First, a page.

Sharing numerical thinking with parents

When the children came together to plan what learning they would share with parents this month, someone suggested one of the counting games we play regularly. This gave someone else an idea about a game with a 100 square. This made someone else think of a card game we often play. That reminded someone else of a dice game! Before long, we had a long list of number engagements to share at our monthly parent sharing session.

It is delightful to see the children so deeply engaged in explaining the games to their parents, offering help and sharing strategies when needed. This role reversal, with children as teachers and adults as learners is a powerful experience for both children and parents.

Counting Large Numbers

Recently some of the children have shown a particular interest in counting larger sets. I was intrigued to see what strategies they would use for counting numbers over 100, and I wanted to see how much they understood about the relationship between ones, tens and hundreds. I told the children that I had noticed that some of them were interested in working with bigger numbers and suggested that they count all the cubes in our math tubs. The children liked this idea. I explained to them that I wanted to know about their mathematical thinking and the strategies they were using, and that I would be recording their conversations. Below is an example of the conversations the children were having.

  • When we finish all of them, lets put all our piles to together so we are not in muddle.
  • I got 148
  • Now lets put them all together
  • No, lets add them with the numbers (goes to get whiteboard and marker)
  • How many have you got?
  • I cant quite remember because there is so much. It’s because everything is in a muddle. That’s why I’m putting them together. I’m making a line. It’s easier if you do that, then you can count better.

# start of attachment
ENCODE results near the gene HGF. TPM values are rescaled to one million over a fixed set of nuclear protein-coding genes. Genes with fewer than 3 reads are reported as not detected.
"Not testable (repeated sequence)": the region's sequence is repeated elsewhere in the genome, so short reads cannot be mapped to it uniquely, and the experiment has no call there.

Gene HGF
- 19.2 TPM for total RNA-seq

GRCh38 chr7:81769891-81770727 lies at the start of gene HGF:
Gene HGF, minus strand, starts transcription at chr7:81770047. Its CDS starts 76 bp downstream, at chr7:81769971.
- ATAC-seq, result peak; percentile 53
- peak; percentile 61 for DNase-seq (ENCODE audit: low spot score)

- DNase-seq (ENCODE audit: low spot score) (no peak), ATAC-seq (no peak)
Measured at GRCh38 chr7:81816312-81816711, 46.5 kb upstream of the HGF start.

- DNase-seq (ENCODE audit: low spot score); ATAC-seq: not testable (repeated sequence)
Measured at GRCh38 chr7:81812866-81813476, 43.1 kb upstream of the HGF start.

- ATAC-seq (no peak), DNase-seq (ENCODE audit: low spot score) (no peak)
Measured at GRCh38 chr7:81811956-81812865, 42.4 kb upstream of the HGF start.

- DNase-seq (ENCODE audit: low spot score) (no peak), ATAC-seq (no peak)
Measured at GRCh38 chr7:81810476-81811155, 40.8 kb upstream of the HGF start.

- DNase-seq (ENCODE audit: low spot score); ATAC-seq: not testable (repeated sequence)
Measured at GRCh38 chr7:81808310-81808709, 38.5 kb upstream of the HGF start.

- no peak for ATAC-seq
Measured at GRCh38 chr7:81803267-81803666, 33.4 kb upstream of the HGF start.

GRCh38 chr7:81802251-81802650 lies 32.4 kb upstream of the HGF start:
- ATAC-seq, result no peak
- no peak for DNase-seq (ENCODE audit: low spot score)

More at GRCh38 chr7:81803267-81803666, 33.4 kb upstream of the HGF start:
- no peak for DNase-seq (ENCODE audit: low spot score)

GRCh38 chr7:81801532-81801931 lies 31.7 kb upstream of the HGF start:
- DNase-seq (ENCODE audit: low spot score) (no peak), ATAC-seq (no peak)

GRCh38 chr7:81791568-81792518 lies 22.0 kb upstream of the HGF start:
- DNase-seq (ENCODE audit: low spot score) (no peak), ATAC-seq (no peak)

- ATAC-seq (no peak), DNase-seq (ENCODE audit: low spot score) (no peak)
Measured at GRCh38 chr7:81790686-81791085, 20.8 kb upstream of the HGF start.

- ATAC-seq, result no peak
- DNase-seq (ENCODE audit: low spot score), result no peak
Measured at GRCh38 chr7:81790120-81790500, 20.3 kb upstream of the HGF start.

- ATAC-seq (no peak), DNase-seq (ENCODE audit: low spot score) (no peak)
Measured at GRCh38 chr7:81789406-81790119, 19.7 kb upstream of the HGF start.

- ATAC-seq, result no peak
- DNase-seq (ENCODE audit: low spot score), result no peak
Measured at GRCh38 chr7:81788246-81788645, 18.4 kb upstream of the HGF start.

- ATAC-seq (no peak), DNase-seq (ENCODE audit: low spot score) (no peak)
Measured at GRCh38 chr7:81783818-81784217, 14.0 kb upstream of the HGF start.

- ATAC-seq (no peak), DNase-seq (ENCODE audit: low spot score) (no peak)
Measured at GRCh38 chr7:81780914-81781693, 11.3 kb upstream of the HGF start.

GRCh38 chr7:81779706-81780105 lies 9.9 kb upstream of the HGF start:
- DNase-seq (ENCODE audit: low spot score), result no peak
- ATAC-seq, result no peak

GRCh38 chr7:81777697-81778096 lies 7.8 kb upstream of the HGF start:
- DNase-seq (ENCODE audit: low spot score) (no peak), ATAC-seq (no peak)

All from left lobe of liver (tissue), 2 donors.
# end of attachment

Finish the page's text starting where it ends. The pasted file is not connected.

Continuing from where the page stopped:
• Well I counted in twos and it was much easier. But you can count like that in twos, in a line.
  • Oh yeah, that’s a good idea, to count in twos. Then we can make pairs and count the together.
  • Will I help you? It will be quicker if we make tens.
  • Yeah, its easier because this way is very easy. Otherwise if you do it in ones it will be very hard because it will take a very long time.

Counting Large numbers on PhotoPeach

The children conducted their inquiry with very little help from the adults.  They were engaged for a two hours, spread over two days. As the children worked, they were:

  • exchanging and building on each others’ ideas
  • developing, testing and modifying theories
  • problem solving and trying new strategies
  • explaining their thinking as they helped each other

Saku’s Tangerines

Often, a student will bring something to our morning meeting which captures the interest of the whole group and provides an authentic learning opportunity related to the children’s own experiences. This morning, Saku came to school with a paper bag full of tangerines. He explained that he had picked them with his family over the weekend. The children were intrigued and began to question Saku. They got to wondering how many tangerines were in the bag. I saw a mathematical window of opportunity and abandoned my plans, to follow the children’s interest.

An hour later, the children had:

  • estimated
  • discussed and revised theories
  • recorded information in a table
  • analyzed the information
  • tested their theories
  • explained and compared strategies for accurate counting
  • divided by 9 (and got a remainder)!
  • discussed their mathematical thinking
  • listened to the mathematical thinking of others

Saku’s Tangerines. on PhotoPeach